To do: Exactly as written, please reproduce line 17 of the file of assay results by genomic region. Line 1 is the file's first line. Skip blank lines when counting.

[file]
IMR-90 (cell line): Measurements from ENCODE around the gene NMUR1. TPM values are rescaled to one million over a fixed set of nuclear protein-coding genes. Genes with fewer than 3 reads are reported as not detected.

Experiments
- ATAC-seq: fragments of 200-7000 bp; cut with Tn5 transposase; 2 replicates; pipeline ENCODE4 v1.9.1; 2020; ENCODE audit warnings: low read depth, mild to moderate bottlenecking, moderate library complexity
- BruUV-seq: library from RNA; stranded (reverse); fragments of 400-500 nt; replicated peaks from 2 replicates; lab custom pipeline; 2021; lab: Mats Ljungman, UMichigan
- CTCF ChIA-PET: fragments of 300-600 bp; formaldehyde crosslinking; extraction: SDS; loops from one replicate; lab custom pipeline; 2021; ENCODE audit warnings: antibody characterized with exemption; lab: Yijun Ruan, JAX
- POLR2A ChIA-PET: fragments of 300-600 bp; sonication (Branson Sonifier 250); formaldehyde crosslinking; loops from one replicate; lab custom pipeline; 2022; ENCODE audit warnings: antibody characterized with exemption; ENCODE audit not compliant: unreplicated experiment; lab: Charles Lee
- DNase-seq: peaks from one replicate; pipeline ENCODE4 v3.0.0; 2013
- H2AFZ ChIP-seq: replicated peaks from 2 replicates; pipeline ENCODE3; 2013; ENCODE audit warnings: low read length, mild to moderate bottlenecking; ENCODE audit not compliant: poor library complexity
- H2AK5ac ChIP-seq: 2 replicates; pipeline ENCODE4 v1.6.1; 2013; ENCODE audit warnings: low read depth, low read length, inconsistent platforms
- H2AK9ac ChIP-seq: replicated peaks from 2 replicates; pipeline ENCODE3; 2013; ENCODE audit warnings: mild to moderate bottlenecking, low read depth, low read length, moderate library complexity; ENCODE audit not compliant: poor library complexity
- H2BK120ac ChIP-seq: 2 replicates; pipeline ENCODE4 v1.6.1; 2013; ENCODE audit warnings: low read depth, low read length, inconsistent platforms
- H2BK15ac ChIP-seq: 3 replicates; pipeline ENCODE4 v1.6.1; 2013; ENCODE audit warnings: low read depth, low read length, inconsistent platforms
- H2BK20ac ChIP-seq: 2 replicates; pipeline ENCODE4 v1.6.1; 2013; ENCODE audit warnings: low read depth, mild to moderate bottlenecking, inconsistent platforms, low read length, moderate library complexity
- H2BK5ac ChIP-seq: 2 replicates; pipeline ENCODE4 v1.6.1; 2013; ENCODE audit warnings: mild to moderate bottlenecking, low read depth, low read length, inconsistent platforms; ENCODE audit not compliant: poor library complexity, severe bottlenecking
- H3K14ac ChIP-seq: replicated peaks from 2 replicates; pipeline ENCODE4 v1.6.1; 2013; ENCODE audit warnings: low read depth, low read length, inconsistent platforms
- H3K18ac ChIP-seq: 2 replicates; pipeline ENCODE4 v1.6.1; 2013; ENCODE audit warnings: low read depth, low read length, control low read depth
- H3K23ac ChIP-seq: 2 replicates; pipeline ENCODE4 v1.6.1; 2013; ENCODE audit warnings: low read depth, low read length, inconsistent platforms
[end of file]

- H3K23ac ChIP-seq: 2 replicates; pipeline ENCODE4 v1.6.1; 2013; ENCODE audit warnings: low read depth, low read length, inconsistent platforms